While having a diagnosis to describe what was happening to my Mom was in some ways a relief, the reality of dementia is tragic. Treatment at it's best today only slows the inevitable decline in capability.It's tough to accept that the woman who taught, who inspired, and who shaped me into the man I am today will over time lose such an important part of who she is. It breaks my heart that my children will know of her brilliance for the most part through my recollections. While there's not much we can do for my Mom, anything we can do to prevent other families from experiencing this disease is well worth it.
I am a member of the University of Nottingham's Triathlon Club and this year we have established Varsity Triathlon. As we established Varsity Triathlon, we always intended to partner with Life Cycle, the University's charity. Unbeknownst to us at the time and in a happy coincidence, the Life Cycle 5 cause this year is Dementia Research.As Varsity Triathlon is partnering with Nottingham Life Cycle 5 to support dementia research, I intend to use my place in the Varsity Triathlon to raise sponsorship for dementia research at the University of Nottingham.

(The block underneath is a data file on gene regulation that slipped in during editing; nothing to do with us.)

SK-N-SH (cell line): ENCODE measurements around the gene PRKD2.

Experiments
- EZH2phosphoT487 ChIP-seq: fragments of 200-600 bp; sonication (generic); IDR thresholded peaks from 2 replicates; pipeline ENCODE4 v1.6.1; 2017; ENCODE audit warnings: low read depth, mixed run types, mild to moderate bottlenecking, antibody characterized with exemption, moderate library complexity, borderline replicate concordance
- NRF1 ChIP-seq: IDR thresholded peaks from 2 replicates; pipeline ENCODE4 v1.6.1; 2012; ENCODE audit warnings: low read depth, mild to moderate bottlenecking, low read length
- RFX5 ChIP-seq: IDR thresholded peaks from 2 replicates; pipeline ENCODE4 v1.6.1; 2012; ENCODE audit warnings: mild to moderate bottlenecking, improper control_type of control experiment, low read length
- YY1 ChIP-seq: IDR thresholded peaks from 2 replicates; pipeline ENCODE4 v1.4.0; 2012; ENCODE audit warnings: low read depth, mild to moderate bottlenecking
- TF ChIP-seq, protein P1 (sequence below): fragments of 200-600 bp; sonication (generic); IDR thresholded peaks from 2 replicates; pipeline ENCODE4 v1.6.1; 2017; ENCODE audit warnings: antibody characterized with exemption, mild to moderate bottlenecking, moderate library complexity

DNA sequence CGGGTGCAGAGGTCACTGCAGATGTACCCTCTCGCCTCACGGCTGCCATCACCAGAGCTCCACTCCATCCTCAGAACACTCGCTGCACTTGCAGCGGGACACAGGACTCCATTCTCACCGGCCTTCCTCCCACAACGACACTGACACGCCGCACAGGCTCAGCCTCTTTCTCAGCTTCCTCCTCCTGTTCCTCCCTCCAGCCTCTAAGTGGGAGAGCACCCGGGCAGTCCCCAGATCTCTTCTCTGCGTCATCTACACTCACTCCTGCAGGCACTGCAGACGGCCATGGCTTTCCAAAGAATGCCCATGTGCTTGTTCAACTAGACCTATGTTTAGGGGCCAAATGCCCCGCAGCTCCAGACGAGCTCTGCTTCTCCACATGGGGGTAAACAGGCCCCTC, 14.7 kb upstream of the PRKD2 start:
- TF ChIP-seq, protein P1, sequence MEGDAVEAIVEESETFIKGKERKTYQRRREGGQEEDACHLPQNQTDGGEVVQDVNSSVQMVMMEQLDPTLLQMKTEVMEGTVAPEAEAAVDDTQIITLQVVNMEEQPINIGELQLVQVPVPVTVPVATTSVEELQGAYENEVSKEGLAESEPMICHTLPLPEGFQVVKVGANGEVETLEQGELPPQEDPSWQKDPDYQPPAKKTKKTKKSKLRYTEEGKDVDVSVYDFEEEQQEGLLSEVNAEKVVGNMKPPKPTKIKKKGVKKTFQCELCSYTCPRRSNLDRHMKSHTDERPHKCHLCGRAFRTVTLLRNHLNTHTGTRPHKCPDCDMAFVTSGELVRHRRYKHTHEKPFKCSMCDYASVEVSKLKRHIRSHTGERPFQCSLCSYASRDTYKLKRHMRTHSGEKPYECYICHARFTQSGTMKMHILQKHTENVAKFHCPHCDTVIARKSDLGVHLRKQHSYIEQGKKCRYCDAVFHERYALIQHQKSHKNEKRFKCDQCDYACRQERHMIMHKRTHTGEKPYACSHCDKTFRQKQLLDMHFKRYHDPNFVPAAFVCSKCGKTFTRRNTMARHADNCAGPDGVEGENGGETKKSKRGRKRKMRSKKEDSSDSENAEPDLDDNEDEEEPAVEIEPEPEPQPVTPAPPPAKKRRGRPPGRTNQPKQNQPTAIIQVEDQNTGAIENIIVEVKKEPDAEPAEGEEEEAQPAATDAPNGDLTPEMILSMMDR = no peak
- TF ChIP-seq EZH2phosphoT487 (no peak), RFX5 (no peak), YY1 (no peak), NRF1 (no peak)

Dementia is characterised by a decline of the brain and its abilities, causing effects such as memory loss and personality changes. It cannot be prevented and current treatments merely delay the inevitable decline. Improving our understanding of dementia is of vital importance: both to guide the search for effective treatment and to develop care that improves the quality of life for those with the condition.Over 800,000 people in the UK have dementia; according to one estimate, one in three of us has a family member or close friend who is affected. The University’s world-leading expertise in MRI scanning will be applied to the study of dementia and other degenerative conditions of the brain.
A new leading-edge MRI scanner will be installed at the Queen's Medical Centre, which is thousands of times more sensitive than standard scanners.
By supporting our dementia research you will help to support the world's first use of this technology to research ways of diagnosing dementia earlier and improving its treatment.